There is no specific treatment for dengue virus infection. Treatment is limited to mitigation and monitoring of symptoms: fever reduction, relief of eye, back, muscle and joint pain, and monitoring of blood clotting and blood volume. Patients with severe symptoms must be hospitalised.
For treatment of fever or pain, paracetamol or acetaminophen are recommended (e.g. Acetalgin® Dafalgan®). Drugs containing the active ingredient acetylsalicylic acid (e.g. Aspirin®, Alcacyl®, Aspégic®) must be avoided.
Effective mosquito protection during the day and especially during twilight hours (i.e. sunset) is the best preventive measure:
No vaccination against dengue virus is currently available for travellers.
L'infezione può presentarsi con alcuni o tutti i seguenti sintomi: improvvisa manifestazione di febbre di grado elevato, brividi, mal di testa, arrossamento degli occhi, dolori muscolari e articolari ed eruzione cutanea. L'eruzione cutanea si manifesta di solito dopo la comparsa della febbre e coinvolge tipicamente il tronco e le estremità, ma può includere anche i palmi delle mani, le piante dei piedi e il viso.
Spesso la febbre si presenta in due fasi della durata massima di una settimana, con un intervallo di uno o due giorni senza febbre. La seconda fase può presentarsi con dolori muscolari e articolari molto più intensi, che possono essere gravi e debilitanti. Questi sintomi sono tipicamente bilaterali e simmetrici e coinvolgono principalmente mani e piedi, ma possono anche coinvolgere le articolazioni più grandi, come le ginocchia o le spalle.
Circa il 5-10% delle persone infette continuano ad avere forti dolori articolari anche dopo che la febbre si è abbassata, in alcuni casi durando fino a diversi mesi o, anche se raramente, addirittura anni.
The Zika virus was identified in 1947 in monkeys from the Zika forest in Uganda. Virus circulation has long been limited (a few cases each year) in Africa and South-East Asia. In May 2015, the American continent was affected for the first time, with an epidemic in Brazil that rapidly spread to South America, Central America, and the Caribbean. Since then, the disease has been reported in most tropical and subtropical regions.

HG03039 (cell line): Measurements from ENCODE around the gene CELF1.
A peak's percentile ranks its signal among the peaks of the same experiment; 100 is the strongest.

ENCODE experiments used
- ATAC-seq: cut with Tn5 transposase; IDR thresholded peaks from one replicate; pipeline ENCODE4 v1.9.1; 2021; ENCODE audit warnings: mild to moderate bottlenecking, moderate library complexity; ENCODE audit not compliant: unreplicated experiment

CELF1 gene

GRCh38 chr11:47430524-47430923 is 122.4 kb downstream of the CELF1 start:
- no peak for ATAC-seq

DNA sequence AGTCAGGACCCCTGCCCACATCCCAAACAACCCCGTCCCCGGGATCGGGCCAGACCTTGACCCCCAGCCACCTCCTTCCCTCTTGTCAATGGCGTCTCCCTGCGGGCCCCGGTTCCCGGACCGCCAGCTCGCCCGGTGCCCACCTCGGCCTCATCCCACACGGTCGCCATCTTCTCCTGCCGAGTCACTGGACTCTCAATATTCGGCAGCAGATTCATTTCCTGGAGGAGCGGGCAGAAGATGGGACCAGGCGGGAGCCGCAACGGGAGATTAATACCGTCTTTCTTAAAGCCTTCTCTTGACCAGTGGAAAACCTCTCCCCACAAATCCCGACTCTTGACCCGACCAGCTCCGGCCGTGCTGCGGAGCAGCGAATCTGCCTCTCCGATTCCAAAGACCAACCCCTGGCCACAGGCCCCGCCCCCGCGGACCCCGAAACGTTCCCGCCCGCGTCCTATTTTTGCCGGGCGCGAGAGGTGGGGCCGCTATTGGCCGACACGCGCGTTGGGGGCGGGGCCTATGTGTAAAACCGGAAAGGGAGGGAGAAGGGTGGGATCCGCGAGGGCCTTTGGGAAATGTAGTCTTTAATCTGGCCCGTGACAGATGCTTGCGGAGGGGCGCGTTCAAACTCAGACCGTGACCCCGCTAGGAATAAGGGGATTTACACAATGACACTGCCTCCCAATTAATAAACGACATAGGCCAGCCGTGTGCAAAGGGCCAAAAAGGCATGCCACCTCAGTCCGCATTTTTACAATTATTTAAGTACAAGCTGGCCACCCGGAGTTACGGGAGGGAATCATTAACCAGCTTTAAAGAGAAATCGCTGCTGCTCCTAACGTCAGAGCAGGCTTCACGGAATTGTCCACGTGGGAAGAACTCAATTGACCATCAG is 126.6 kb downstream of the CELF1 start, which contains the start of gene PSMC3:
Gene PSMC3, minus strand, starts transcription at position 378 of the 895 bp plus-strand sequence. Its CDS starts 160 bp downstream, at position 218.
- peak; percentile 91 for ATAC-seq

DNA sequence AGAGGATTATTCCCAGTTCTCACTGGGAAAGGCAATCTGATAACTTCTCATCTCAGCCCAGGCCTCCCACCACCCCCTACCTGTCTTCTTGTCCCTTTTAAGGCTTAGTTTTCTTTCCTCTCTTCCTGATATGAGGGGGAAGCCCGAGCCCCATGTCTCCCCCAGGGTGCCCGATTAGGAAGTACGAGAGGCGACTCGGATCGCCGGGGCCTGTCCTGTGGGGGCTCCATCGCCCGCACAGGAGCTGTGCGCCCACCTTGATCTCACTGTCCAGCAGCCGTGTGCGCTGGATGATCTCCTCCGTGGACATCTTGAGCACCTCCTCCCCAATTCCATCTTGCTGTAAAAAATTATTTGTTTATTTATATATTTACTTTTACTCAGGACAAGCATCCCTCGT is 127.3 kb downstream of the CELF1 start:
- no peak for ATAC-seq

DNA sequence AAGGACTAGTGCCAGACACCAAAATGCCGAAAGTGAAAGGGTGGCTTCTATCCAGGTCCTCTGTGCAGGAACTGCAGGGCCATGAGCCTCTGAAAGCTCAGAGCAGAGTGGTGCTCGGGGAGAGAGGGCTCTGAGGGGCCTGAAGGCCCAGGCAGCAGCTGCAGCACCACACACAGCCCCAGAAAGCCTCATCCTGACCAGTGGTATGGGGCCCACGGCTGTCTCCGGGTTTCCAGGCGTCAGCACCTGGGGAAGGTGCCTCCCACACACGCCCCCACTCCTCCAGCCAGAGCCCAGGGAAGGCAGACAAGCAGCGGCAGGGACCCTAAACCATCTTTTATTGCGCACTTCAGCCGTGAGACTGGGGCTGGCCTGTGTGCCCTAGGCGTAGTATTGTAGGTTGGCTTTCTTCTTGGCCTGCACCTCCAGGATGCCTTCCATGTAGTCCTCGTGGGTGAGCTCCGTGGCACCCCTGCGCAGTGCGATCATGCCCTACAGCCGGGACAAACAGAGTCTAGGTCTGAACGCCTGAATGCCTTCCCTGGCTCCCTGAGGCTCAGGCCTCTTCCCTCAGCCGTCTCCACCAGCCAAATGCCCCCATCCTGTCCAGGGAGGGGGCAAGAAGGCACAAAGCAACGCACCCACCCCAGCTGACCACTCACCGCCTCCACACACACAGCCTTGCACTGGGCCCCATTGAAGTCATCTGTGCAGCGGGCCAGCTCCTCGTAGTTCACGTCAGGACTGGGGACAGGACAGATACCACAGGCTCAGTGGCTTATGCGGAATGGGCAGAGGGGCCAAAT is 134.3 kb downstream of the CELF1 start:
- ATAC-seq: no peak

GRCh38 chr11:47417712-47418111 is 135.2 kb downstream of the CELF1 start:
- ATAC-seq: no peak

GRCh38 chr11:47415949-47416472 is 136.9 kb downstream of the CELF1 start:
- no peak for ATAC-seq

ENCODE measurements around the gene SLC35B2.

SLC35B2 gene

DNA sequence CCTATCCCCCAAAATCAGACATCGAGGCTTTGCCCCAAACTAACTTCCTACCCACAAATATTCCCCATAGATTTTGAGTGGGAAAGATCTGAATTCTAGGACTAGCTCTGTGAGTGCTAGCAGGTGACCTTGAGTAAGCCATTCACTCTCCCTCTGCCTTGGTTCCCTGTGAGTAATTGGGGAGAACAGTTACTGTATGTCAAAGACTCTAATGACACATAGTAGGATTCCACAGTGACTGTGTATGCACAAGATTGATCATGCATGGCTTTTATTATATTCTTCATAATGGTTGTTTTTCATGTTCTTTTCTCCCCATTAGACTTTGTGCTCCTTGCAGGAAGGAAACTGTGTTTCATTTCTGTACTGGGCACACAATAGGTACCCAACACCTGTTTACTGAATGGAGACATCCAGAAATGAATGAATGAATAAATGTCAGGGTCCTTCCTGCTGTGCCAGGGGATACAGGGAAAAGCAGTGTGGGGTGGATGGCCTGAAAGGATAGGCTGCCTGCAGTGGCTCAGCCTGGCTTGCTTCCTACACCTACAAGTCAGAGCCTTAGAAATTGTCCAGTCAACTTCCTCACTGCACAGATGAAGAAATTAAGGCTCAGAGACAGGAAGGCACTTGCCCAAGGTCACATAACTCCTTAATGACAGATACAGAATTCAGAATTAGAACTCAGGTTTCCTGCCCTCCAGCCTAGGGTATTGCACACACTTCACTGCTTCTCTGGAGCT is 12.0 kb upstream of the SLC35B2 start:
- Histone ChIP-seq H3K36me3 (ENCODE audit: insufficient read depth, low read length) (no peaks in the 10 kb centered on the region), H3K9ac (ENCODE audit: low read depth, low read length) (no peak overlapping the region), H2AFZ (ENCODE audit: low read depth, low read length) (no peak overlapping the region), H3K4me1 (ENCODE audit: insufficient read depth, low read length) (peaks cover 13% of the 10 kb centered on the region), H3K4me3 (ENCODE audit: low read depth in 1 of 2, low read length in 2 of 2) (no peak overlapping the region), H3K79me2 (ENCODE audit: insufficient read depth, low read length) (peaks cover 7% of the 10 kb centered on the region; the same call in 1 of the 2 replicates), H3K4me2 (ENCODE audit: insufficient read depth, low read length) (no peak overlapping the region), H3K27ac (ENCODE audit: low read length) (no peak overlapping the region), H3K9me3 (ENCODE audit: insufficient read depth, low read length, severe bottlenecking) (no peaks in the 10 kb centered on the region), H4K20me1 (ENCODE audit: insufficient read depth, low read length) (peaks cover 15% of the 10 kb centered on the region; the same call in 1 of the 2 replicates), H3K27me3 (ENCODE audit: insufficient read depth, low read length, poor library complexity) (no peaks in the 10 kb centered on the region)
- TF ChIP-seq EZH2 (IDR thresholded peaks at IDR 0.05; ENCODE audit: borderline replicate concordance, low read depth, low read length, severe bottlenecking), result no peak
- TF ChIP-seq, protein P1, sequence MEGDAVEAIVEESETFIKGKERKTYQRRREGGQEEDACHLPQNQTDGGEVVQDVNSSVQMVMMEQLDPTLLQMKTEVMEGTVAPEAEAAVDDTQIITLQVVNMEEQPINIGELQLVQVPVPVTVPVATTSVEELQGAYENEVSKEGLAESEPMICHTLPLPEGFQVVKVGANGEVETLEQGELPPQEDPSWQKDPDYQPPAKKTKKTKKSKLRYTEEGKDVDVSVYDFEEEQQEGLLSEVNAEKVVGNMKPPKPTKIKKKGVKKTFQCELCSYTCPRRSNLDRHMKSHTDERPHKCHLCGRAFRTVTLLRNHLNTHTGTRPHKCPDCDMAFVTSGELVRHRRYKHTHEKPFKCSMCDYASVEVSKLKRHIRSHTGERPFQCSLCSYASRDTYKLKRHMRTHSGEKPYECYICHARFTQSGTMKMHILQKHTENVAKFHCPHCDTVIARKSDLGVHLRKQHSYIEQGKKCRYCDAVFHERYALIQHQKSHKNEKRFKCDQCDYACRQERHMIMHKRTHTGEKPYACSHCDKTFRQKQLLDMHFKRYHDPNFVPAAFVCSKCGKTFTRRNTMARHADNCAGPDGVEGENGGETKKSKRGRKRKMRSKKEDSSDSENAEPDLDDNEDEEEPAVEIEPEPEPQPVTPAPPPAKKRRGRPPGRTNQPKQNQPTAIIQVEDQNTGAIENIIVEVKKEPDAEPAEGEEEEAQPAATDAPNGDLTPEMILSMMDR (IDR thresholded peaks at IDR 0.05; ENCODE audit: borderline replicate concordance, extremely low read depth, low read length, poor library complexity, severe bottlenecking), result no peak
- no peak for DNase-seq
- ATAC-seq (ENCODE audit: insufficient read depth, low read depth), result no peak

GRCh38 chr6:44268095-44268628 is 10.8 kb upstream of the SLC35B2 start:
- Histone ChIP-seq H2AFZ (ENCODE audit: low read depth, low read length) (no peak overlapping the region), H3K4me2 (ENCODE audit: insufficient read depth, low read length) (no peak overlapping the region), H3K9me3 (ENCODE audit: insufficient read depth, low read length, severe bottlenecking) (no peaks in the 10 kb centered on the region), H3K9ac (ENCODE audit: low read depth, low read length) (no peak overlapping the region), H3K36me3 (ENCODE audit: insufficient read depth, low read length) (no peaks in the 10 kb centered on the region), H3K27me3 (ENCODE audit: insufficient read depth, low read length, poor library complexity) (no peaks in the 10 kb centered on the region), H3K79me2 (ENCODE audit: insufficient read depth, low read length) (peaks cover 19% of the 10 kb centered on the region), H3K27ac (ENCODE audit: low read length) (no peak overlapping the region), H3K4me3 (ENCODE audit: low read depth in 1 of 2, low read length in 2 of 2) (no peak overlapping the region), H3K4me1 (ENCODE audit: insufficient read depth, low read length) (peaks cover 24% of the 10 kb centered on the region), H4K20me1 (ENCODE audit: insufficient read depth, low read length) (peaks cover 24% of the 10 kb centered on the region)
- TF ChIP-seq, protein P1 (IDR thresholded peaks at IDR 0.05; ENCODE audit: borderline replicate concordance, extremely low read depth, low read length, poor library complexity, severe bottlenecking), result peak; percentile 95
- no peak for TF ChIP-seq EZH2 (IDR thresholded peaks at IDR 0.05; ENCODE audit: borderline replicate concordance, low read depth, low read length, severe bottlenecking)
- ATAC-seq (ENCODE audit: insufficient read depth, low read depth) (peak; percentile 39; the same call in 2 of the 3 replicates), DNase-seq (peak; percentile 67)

The risk of infection is currently low in most regions and does not require specific measures. However, epidemics may occasionally reappear. During epidemics, the risk of transmission is high, and specific recommendations for the traveller are necessary.
In case of fever, it is recommended to consult a doctor. The symptoms of a Zika virus infection may seem similar to those of malaria, for which urgent treatment is necessary, or dengue fever. Treatment for Zika aims for reduction of fever and joint pain (paracetamol). Avoid aspirin and anti-inflammatory drugs (e.g. ibuprofen) as long as dengue fever is not excluded. There is no vaccine available.
In case of pregnancy and fever during or upon return from a Zika virus transmission area, blood and/or urine tests are indicated. In case of confirmed infection, the medical management should be discussed with the gynecologist and infectious/travel medicine specialists.
The risk of infection can be reduced by effective protection from mosquito bites during the day and in the early evening (long clothing, mosquito repellents, mosquito net).
When travelling in an area of increased risk (= declared epidemic) and in order to prevent possible sexual transmission of the virus, it is recommended to use a condom / Femidom during the trip and at least 2 months after return.
Due to the risk of fetal malformation, pregnant women are advised against travelling to areas at increased risk (= declared as epidemic) of Zika transmission at any time during pregnancy (in case of essential travel, a consultation with a travel medicine specialist is advised before departure). Women who wish to become pregnant should wait at least 2 months after their return (or that of their partner) from an area at increased risk of Zika transmission.
Wichtig: Eine STI kann auch ohne oder mit nur leichten Symptomen auftreten. Auch wenn Sie sich dessen nicht bewusst sind, können Sie andere anstecken. Deshalb ist es wichtig sich testen zu lassen.
Durch Bakterien oder Parasiten hervorgerufen
Alle diese Krankheiten können geheilt werden. Wichtig ist dabei, frühzeitig zu testen und umgehend zu therapieren, um Komplikationen und v.a. weitere Übertragungen zu vermeiden.
Durch Viren hervorgerufen
There is a risk of arthropod-borne diseases other than malaria, dengue, chikungunya or zika in sub-/tropical regions, and some areas of Southern Europe. These include the following diseases [and their vectors]: